Executed in 1984, during the critical early stages of Oehlen’s career, Frühstück Now (Self-Portrait) is a compelling work from the select number of self-portraits that punctuate Oehlen’s diverse oeuvre. Witty, subversive and rich in historical allusion, the self-portraits occupy a rare and significant position within Oehlen’s radical reinvigoration of painting, representing unique statements that span the breadth of his practice. Dialectically engaging with one of art history’s most time-honoured traditions, the self-portraits of the early- to mid-1980s coincide with Oehlen’s explorations of fgural presence in his work. In the present work, amusingly titled Frühstück Now (‘Breakfast Now’), the artist has depicted himself as a marble bust, cryptically paired with the Albanian fag and three spring onions, in an exquisitely burnished palette of russet and gold. Art-historical mirages abound, from old master portraits to modernist nature mortes to Germanic expressionism, from Diego Velázquez to Giorgio de Chirico, via Pablo Picasso and Francis Bacon. Ultimately, perhaps, we are reminded of Oehlen’s close relationship with Martin Kippenberger, whose own mocking self-presentations are echoed in Oehlen’s sardonic re-casting of himself in a heroic sculptural form. Yet for Oehlen, self-portraiture was less about self-analysis than about confronting painting at its most basic level. As the artist explains, ‘I posed the self-portrait as a problem for myself in my search for new levels of difficulty, precisely because there’s a huge historical apparatus attached to it, and because it makes you think of art, of seriousness and meaning. Putting myself next to the masters’ (A. Oehlen, quoted in R. Goetz, ‘Interview by Rainald Goetz’, Albert Oehlen: Self Portraits, exh. cat., Skarstedt Gallery, New York, 2001, p. 48).
The self-portraits saw Oehlen experiment with new methods and techniques, adopting a more subtle approach to oil paint which he termed ‘glazing painting’. ‘You work with many layers of thin oil paint. You can model the subject of the painting by bringing it to where you want it very slowly, instead of putting down the right color at once with one brush stroke’ (A. Oehlen, quoted in R. Goetz, ‘Interview by Rainald Goetz’, in Albert Oehlen: Self Portraits, exh. cat., Skarstedt Gallery, New York, 2001, p. 46). In the present work, this use of paint results in an almost translucent quality, an exquisite layering effect that lends depth and radiance to the canvas. Oehlen allows delicate rivulets of paint to flow sideways across the picture plane in a manner that elegantly disrupts the vertical striations of the painting’s composition. There is a liquid, aqueous quality to the work, a palpable sense of fluidity; like the mirror paintings of 1980-1982, in which the viewer finds themselves intermittently reflected in fragments of glass, the portraits harbour a sense of impending revelation. As Glenn O’Brien has written, ‘In Oehlen’s self-portraits you can always tell that he’s thinking. He perfectly captures that transparent, blank moment right before the Eureka of epiphany’ (G. O’Brien, ‘Indulgences: 95 Theses or Bottles of Beer on the Wall’, in Parkett, no. 79, 2007, p. 38).
Determined to engage with self-portraiture from within the tradition itself, Oehlen painted his own visage directly from a mirror. ‘Somehow or other it’s fun’, the artist claimed, ‘but it’s very strange, because you don’t know your face in that way, you learn to define details. The curve of the bridge of the nose, you see if there’s a dent there or not. Suddenly you notice that they are rather small – these are things that don’t really tell you anything about yourself. You don’t ascribe meaning to them, but you define the face via wrinkles, the size of the ears, the curve of the nose, and such things. And in the end you know just those things about your face’ (A. Oehlen, quoted in R. Goetz, ‘Interview by Rainald Goetz’, Albert Oehlen: Self Portraits, exh. cat., Skarstedt Gallery, New York, 2001, p. 78). The transformation of his face into a sculpture in the present work, however, allows us to see Oehlen’s ironic impulse at work, self-consciously deifying his features in silver and gold. ‘I was also making fun of myself a little bit’, Oehlen has said of this tendency in other self-portraits. ‘But probably it’s a less painful way than the way Kippenberger did it (A. Oehlen, quoted in in R. Goetz, ‘Interview by Rainald Goetz’, Albert Oehlen: Self Portraits, exh. cat., Skarstedt Gallery, New York, 2001, p. 80).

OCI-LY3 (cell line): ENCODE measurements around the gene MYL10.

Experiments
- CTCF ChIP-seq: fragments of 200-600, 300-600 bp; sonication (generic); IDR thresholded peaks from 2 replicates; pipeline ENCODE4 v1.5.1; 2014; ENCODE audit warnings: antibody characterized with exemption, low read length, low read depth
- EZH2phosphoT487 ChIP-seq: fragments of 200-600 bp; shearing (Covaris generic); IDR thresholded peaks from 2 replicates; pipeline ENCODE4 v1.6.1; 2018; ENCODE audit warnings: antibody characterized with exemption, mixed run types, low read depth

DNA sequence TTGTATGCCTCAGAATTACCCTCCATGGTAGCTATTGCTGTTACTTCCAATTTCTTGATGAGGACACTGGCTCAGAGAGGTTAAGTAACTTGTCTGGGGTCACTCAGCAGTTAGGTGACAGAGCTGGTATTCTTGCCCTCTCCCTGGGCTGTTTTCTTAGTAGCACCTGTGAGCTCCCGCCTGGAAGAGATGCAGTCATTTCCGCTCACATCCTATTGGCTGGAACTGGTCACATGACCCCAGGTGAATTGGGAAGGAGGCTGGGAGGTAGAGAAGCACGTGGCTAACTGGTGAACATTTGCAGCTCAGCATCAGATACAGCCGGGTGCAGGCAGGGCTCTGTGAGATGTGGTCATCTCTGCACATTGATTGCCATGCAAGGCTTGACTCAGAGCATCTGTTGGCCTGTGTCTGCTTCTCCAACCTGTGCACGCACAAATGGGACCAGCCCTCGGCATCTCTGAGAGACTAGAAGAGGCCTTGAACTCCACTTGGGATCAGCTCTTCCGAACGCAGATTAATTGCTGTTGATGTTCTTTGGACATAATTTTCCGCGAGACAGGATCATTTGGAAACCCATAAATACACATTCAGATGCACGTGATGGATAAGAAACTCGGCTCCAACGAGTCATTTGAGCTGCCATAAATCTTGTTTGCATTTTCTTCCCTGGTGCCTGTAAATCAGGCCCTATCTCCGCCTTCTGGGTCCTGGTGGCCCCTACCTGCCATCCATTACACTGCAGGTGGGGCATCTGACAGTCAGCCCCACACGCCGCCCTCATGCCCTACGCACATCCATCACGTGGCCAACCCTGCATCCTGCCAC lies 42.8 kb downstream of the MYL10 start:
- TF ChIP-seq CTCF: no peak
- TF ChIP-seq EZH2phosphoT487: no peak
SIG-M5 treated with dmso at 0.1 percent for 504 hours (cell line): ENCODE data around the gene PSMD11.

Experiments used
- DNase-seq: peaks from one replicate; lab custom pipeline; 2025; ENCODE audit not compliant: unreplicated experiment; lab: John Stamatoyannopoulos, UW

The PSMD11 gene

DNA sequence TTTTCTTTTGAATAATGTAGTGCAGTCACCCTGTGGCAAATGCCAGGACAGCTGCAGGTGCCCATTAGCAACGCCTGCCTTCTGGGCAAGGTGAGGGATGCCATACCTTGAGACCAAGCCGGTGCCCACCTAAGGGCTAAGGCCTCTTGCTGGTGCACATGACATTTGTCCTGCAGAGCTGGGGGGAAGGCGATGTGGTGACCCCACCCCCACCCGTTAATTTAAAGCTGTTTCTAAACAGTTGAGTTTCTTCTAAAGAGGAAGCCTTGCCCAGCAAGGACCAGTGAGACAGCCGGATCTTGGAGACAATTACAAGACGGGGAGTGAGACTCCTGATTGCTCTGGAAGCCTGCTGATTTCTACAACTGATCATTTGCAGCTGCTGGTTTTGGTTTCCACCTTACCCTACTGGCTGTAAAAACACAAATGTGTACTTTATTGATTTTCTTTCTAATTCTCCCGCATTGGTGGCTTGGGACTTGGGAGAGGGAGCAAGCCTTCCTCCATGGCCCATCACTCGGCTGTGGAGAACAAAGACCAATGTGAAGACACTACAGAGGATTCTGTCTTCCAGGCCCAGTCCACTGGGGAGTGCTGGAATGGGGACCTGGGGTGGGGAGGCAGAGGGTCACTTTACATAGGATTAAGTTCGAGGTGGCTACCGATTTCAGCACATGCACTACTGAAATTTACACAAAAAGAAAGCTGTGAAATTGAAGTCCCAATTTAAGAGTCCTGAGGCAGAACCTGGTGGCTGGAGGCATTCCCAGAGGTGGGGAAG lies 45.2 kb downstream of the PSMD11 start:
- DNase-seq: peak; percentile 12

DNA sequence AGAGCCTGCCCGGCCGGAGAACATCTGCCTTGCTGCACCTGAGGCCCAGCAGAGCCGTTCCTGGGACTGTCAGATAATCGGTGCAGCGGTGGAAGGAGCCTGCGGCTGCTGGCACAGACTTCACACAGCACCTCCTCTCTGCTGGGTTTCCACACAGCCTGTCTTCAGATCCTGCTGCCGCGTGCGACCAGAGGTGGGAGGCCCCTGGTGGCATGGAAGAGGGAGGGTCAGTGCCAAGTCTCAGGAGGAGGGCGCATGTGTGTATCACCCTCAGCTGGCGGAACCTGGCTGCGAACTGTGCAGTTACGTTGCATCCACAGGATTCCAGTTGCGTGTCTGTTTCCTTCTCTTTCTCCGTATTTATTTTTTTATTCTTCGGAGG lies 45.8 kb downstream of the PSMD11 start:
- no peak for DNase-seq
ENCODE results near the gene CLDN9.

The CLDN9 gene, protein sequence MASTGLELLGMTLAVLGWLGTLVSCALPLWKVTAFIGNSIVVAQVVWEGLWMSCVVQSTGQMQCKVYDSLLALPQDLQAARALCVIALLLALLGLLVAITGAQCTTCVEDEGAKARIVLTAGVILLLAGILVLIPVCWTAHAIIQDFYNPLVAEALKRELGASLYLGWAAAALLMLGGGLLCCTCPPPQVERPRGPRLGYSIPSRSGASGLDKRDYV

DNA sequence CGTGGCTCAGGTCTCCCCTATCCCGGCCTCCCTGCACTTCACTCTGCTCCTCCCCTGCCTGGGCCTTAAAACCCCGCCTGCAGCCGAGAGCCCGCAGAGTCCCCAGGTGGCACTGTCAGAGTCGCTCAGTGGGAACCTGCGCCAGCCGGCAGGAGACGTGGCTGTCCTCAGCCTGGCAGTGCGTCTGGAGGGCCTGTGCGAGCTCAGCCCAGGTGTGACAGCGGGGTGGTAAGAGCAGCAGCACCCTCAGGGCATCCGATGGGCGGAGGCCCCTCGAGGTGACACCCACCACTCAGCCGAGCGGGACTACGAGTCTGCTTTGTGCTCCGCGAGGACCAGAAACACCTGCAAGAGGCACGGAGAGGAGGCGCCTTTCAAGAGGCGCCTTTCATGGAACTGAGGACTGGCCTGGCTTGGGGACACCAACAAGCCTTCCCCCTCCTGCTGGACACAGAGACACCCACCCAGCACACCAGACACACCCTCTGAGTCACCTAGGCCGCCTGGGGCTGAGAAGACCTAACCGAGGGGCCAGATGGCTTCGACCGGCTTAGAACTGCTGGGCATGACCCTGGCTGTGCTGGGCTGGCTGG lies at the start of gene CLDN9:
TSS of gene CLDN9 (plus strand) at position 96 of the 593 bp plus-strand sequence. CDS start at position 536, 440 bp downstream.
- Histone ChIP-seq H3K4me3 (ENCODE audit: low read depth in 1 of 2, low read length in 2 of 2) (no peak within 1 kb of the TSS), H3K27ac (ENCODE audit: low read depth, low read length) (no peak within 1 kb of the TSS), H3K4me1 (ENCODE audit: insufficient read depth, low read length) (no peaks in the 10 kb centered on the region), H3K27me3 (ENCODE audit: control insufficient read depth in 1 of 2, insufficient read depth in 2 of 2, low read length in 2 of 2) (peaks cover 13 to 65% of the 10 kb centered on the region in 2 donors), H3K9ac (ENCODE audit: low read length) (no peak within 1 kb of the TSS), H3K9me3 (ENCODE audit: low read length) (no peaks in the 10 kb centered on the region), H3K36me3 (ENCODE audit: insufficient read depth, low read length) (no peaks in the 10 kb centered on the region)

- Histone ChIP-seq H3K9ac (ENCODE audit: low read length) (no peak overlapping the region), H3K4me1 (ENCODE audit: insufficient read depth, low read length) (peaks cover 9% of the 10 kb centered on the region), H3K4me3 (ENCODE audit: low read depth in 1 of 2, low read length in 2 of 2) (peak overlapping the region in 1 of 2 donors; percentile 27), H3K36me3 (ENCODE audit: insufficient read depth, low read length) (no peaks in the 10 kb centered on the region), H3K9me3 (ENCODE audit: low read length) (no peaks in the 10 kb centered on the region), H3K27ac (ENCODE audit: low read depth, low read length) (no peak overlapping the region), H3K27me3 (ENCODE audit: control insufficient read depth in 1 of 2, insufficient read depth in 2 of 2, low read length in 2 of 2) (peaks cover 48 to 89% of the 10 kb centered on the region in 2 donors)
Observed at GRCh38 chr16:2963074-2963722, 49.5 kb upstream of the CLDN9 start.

Regarding the mysterious objects that loom in the background of the work, Oehlen has explained, ‘That’s the Albanian fag and spring onions. It probably refers to the half-hearted Maoism of my youth’ (A. Oehlen, quoted in R. Goetz, ‘Interview by Rainald Goetz’, Albert Oehlen: Self Portraits, exh. cat., Skarstedt Gallery, New York, 2001, p. 58). The art historian Robert Ohrt provides a measure of insight into this reference in an account that brings to mind the sardonically-titled ‘League for the Prevention of Contradictory Behaviour’, founded by Oehlen and the artist Werner Büttner in their youth. ‘Faced with this prevailing terror of the innocuous and a subculture that cultivated it, Büttner and Oehlen in particular rebuilt an apparently outdated arsenal of sectarian Maoist slogans and directives and from their party headquarters attacked what remained of a lost radicalism. They carried on a “virtual Maoism” that promoted the language of consistency by taking the false example of art; they demanded that painting be taken up again like an abandoned historical project’ (R. Ohrt, ‘For the Life of Me, I can’t See any Swastikas’ in E. Gillen (ed.), German Art from Beckman to Richter: Images of a Divided Country, Berlin 1997, p. 342).